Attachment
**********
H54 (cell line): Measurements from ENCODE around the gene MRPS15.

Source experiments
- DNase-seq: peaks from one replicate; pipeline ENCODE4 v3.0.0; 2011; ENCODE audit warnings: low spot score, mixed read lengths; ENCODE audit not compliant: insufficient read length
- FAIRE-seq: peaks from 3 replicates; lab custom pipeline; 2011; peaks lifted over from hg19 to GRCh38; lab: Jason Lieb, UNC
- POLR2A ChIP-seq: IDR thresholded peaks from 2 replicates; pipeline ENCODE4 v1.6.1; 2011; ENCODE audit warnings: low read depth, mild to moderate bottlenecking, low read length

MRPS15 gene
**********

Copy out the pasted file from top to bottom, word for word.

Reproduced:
H54 (cell line): Measurements from ENCODE around the gene MRPS15.

Source experiments
- DNase-seq: peaks from one replicate; pipeline ENCODE4 v3.0.0; 2011; ENCODE audit warnings: low spot score, mixed read lengths; ENCODE audit not compliant: insufficient read length
- FAIRE-seq: peaks from 3 replicates; lab custom pipeline; 2011; peaks lifted over from hg19 to GRCh38; lab: Jason Lieb, UNC
- POLR2A ChIP-seq: IDR thresholded peaks from 2 replicates; pipeline ENCODE4 v1.6.1; 2011; ENCODE audit warnings: low read depth, mild to moderate bottlenecking, low read length

MRPS15 gene